Conductor: Gary Walker
The Orchestra of Opera North’s first concert in their 2023-24 season at Huddersfield Town Hall was decidedly odd, wonderful and striking, but odd. It seemed a strange choice for the opening concert – end of season or Christmas, maybe – but in fairness your reviewer must record that he enjoyed it immensely. However, too many off-the-wall second halves could alienate the audiences that have been so assiduously cultivated.
The concert began conventionally enough, except that the anticipated closer was, in fact, the opener, Dvorak’s magnificent Symphony Number 9, From the New World. If one reason for planting the symphony last in a programme is that the orchestra is thoroughly warmed up by then, the Opera North band proved this to be a fallacy by a committed dramatic approach to the opening; the melancholy was less in evidence. Gary Walker attacked the symphony with emphatic zeal, making much of the massive tuttis of the final movement. In contrast Catherine Lowe’s cor anglais was heard to beautiful effect in the haunting Largo.
The interval found orchestral assistants scurrying around, clearing a space for Andreas Brantelid, placing the odd amplifier, settling a drum kit into place. The performance of Friedrich Gulda’s Concerto for Cello and Wind Band was worth it,, supposedly an example of other musics of America, but, in reality, as Gary Walker admitted, an excuse to have some fun. This work from 1980 is little known, possibly because it’s assumed to be beyond the comprehension of your average audience, but it is glorious entertainment, with some lovely melodies among the crazier elements. The Wind Band is 15 pieces, plus a four-strong rhythm section, including drum kit.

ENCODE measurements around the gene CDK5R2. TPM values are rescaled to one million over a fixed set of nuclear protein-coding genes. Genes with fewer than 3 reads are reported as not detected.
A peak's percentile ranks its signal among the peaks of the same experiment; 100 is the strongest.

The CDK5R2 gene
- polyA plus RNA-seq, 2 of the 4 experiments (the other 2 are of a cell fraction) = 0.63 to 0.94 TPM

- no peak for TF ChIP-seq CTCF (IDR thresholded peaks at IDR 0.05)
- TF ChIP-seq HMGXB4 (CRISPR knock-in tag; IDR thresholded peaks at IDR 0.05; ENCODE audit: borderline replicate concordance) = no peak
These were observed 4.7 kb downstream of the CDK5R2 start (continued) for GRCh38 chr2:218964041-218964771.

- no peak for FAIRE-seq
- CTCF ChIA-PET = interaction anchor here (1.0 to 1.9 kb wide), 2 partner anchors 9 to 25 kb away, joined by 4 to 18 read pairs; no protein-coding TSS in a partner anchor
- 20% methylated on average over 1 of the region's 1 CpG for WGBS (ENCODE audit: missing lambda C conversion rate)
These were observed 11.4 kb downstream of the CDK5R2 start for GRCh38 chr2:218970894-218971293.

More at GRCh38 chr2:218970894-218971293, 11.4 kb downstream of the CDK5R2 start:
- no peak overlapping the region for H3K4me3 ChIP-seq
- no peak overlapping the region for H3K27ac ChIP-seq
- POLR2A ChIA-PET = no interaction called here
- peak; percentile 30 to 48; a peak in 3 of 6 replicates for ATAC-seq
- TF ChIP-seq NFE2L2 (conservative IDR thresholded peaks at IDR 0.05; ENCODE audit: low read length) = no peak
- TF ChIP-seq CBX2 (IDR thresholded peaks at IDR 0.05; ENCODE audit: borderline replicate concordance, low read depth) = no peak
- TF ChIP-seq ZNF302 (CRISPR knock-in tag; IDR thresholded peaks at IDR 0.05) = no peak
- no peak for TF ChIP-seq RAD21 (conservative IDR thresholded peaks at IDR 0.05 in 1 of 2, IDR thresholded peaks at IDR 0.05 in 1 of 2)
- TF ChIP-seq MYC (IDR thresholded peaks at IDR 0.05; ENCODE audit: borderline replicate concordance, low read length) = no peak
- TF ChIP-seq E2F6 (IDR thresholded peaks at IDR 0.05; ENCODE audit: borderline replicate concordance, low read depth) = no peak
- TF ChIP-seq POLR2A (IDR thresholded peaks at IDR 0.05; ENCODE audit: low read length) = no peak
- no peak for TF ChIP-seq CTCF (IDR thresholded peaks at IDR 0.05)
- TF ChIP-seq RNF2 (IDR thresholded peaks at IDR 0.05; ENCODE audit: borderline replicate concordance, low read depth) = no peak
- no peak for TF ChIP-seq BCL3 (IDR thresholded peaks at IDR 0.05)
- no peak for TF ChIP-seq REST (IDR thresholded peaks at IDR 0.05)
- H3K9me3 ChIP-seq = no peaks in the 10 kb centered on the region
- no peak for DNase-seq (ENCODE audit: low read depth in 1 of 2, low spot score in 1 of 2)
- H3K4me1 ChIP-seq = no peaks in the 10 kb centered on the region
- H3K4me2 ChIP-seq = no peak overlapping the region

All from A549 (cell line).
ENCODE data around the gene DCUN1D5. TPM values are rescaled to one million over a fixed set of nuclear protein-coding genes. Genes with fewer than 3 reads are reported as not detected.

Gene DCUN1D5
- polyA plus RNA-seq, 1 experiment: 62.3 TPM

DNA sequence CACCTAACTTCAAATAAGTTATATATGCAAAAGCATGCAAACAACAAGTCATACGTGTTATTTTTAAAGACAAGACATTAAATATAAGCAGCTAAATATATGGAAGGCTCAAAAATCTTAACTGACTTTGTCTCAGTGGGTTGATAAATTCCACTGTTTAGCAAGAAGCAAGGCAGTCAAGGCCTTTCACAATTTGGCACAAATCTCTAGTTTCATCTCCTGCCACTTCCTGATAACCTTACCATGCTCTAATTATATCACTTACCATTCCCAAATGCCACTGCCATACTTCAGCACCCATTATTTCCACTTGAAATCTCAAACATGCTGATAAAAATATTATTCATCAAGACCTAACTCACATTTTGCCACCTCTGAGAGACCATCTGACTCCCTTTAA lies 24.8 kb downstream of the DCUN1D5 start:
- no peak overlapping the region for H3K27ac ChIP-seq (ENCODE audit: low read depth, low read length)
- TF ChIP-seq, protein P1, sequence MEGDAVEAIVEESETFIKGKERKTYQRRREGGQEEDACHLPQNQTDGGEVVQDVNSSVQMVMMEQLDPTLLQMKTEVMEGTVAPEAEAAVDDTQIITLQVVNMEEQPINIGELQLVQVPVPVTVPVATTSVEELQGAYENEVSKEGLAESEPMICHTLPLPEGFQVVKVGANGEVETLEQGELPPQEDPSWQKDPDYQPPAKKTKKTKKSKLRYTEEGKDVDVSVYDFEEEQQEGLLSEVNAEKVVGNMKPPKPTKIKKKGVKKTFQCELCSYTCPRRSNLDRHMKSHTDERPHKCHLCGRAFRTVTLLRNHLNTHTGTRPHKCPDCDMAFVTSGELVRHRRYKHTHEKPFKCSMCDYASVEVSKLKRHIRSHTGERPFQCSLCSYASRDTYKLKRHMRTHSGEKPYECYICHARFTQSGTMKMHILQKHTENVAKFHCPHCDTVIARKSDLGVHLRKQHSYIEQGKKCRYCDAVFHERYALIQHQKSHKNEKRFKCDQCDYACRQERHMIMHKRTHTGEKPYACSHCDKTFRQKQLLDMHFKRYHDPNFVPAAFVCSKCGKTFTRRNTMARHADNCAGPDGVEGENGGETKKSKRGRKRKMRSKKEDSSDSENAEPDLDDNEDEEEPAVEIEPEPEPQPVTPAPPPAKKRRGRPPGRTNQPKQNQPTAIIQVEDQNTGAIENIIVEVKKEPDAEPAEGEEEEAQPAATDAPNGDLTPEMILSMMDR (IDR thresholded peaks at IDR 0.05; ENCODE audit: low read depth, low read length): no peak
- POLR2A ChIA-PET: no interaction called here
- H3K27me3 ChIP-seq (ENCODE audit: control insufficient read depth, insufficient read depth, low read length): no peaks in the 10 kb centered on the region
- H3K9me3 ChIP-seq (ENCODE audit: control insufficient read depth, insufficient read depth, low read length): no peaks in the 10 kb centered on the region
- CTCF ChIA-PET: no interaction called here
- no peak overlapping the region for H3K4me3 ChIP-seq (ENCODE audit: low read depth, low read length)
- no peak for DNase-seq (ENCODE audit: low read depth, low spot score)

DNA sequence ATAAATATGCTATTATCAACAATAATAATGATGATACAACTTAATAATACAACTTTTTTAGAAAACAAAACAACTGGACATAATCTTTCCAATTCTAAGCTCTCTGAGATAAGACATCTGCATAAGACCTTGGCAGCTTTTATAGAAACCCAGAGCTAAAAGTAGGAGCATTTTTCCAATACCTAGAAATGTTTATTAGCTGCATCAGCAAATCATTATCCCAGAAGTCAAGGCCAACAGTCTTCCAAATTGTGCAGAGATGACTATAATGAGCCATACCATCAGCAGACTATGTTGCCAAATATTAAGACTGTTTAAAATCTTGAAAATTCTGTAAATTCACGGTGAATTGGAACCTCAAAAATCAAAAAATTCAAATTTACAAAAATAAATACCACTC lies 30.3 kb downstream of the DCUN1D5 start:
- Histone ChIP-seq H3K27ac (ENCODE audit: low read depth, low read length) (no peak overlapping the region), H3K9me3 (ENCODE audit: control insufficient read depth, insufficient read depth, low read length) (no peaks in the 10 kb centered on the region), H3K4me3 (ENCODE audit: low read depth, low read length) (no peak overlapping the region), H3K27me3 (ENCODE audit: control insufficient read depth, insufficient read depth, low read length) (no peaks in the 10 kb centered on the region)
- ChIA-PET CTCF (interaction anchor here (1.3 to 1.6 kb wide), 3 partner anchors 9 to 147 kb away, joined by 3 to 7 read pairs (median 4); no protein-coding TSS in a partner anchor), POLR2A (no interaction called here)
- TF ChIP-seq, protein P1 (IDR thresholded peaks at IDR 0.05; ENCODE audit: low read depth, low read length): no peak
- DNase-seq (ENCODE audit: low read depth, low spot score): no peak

The rock-styled first movement, with Brantelid the next thing to a guitar hero, was fine, but the second movement, Idylle, topped everything: a seductive chorale-like theme giving way to a delightful waltz for the woodwind, with hints of yodelling. Following a cadenza, the fourth movement is a Spanish-tinged minuet, very attractive, but Gulda nailed his colours to the mast of anti-establishmentarianism with the riotous beer garden oomph of the last movement, brass at full tilt, though Walker’s Tyrolean hat and the bottles of beer brought on for the thirsty orchestra seemed an unnecessary indulgence
Then we had more shuffling of music stands before the full orchestra brought out the Dominican character – lots of percussion – of the newly commissioned piece, desfinterrumpidoleby Jose Guillermo Puello, then displayed their Broadway chops on Gershwin’sGirl CrazyOverture, with another gorgeous melody along every minute, and Zequinha Abreu’s infectious Tico Tico, all slurping trombones.
It was a jolly second half, with Gulda’s concerto a real revelation, but it’s probably as well that the next concert is primarily Beethoven.
Reviewed on 21st September 2023.